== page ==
Happy and glorious without fortune and fame: The life of a top-level hockey player

We’ve all imagined it. Every sport-obsessed boy and girl has once stood in their bedroom, hand on heart, bellowing out the national anthem pretending they are lining up for England.

Oli Clements is no different. Except – unlike the vast majority – he’s lived it for real.

The 22-year old midfielder doesn’t hesitate when asked for his career highlight – lining up for England, singing those famous words against the old enemy Germany, in their back yard. Just like we all imagined it.

In most other sports, Clements would be a paid professional, earning shed loads of cash, eating out at Michelin star restaurants and spending his nights out in Kensington rather than Kingston.

But Clements plies his trade in the comparatively unknown world of domestic hockey.

Although of course he wouldn’t turn down the big money deals his football counterparts rake in, he is used to the work-play lifestyle of the amateur sportsman.

“With hockey no one gets into it to be a millionaire,” he says.

“Everyone who plays it does so because they love the sport. I’ve never at any point thought playing hockey is going to be my career.”

Clements began playing at an early age, taking up the sport after joining Kingston Grammar School.

“I started playing at school when I was 10. They did trials around who could run the furthest and then they did a football match.

“They picked out the best footballers and told them to play hockey ironically. From then on it was hockey, hockey, hockey.”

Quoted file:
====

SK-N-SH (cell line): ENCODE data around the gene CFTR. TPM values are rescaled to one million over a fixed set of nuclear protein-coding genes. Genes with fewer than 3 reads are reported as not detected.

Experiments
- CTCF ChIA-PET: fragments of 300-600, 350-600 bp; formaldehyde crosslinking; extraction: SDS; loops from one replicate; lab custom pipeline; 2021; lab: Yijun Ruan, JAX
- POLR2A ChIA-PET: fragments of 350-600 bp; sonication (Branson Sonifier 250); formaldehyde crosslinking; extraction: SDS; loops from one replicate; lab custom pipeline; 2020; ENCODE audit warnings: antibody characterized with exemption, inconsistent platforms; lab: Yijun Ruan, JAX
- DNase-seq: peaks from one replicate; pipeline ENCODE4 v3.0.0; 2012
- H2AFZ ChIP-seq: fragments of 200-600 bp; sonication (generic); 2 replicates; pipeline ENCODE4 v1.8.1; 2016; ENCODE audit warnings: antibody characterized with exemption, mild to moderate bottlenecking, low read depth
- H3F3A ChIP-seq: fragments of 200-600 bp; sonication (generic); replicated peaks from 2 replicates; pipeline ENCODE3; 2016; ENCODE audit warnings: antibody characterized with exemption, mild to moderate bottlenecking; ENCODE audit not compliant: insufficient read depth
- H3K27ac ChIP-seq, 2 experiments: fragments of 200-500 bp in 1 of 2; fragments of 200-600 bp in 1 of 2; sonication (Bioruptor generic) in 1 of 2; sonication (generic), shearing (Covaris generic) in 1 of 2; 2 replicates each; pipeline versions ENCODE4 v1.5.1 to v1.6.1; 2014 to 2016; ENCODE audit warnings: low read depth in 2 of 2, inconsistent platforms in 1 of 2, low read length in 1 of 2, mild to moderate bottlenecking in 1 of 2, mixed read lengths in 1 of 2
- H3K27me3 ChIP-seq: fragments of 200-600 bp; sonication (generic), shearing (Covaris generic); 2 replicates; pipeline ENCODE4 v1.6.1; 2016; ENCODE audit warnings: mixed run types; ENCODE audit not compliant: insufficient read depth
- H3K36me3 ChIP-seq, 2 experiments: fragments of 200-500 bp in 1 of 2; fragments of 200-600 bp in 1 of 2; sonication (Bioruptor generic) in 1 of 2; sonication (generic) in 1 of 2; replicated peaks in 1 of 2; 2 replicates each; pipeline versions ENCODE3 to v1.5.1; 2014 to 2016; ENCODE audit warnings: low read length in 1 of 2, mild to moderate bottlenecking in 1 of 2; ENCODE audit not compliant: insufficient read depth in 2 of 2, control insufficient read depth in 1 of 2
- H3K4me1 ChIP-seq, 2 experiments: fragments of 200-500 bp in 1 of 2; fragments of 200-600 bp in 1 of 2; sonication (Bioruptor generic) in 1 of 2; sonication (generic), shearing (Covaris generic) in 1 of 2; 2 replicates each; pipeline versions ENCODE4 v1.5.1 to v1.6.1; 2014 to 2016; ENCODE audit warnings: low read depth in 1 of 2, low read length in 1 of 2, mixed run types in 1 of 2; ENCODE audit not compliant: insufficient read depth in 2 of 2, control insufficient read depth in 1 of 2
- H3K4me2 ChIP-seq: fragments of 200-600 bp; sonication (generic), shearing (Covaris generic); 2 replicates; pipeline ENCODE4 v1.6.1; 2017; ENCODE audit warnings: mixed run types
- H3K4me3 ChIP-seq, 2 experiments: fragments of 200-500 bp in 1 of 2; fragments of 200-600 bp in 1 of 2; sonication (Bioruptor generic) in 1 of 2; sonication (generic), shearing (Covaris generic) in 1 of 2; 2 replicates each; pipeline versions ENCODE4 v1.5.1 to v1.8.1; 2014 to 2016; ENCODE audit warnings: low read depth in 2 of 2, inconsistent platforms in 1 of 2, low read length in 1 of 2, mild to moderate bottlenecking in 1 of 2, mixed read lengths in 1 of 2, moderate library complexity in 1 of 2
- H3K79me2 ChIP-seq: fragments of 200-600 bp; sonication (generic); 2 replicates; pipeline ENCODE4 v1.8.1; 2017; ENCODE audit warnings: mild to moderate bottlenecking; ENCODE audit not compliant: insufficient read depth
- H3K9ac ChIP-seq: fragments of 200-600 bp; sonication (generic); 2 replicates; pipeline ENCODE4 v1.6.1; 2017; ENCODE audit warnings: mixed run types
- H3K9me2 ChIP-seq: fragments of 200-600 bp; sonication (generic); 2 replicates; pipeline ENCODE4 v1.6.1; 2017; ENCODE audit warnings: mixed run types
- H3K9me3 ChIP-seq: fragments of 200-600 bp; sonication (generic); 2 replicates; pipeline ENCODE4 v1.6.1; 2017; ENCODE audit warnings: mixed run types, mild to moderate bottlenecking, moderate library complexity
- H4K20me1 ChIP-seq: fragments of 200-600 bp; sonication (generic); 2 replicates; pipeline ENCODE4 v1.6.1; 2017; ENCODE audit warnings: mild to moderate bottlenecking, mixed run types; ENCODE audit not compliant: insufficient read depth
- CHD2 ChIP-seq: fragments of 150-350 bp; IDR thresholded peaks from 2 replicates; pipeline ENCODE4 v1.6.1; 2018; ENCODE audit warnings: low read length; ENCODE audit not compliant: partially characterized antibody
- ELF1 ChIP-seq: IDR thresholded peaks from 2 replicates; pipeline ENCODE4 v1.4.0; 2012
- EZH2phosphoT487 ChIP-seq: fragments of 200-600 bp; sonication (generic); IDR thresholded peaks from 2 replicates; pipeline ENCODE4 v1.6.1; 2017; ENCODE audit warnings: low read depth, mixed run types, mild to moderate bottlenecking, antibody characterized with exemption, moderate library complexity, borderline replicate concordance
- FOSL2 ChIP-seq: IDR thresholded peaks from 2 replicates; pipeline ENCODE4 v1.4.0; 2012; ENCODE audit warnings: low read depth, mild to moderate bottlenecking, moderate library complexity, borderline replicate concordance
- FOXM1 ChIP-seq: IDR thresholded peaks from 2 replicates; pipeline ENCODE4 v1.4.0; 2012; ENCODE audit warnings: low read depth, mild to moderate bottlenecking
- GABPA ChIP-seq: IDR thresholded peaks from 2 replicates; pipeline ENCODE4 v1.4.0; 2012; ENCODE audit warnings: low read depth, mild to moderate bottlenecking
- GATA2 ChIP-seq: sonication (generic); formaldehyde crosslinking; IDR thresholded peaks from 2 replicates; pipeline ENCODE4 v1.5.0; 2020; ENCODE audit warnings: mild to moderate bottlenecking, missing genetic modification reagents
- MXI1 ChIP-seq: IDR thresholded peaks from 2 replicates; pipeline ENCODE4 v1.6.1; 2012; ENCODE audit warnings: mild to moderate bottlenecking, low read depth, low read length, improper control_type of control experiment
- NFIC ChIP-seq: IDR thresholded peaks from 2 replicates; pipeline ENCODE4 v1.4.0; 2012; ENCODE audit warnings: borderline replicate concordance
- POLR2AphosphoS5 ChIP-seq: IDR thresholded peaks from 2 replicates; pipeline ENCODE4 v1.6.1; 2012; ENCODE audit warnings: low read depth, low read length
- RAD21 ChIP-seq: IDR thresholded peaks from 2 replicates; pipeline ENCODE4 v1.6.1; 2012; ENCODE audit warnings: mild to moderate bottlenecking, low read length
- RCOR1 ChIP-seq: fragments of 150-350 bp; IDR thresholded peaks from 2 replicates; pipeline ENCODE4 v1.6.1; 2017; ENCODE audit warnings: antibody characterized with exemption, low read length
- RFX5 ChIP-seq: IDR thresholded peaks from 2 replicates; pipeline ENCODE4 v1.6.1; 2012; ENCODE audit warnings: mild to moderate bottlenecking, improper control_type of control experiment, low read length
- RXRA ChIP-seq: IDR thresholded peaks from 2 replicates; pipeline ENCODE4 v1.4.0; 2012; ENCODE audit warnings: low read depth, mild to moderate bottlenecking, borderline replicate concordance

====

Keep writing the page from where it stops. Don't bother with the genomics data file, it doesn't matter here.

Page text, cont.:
It was from then that Clements fell in love with the game and started playing for Surbiton’s second team while still at school.

After moving north to study at Manchester University four years ago, Clements is now a regular starter for Brooklands MU, playing in the NOW:Pensions Premier Division – the country’s top tier – alongside his old club Surbiton.

“In hockey you’re just a mediocre bloke going about his day job but then on the weekend you are playing against people who’ve won Commonwealth Games medals and been to the Olympics,” he adds.

“It’s always great to play at the top level of your sport and to challenge yourself against the best players in the world. For me to be able to do that on a weekly basis is pretty cool.”

But playing at the top level does of course have its downside, in Clements’ case the required commitment is significant.

“My social life tends to be very much dictated by matches on the weekend – that’s part and parcel of being a sportsman at the top level, you have to accept it.

“There were certainly times when I was at university where it was difficult. The difficulty with it being an amateur sport is that you have to make those sacrifices.”

The cost to players isn’t just the odd night out. Clements estimated he spends more than £1,500 a year playing hockey once you’ve factored in petrol money, accommodation, equipment, membership fees, match fees and of course the obligatory pre-season tour.

But of course it’s all worth it when you taste success on the field. Clements netted his first goal of the season in the last match before the winter break, a 2-1 defeat to Cannock. It was no goal-of-the-season contender, but it is evidence that the long drives and missed nights-out are worth it.

So what now? What does Clements want from the sport he gives so much to?

“I don’t have a plan, it’s just about enjoying it,” he says.

“As soon as you stop enjoying it there is no point playing, I think that’s true with any sport.”

As for his international aspirations, Clements remain resolutely realistic.

“I’m not going to be making any claims to go to the Olympics in two years’ time. I won’t be sitting by the phone!”

Maybe he won’t be gracing the hockey pitches of Rio in 2016, but no doubt he’ll give a passionate rendition of God Save the Queen from his living room, for old times’ sake.

Feature image of Oli Clements courtesy of Andy Smith, with thanks

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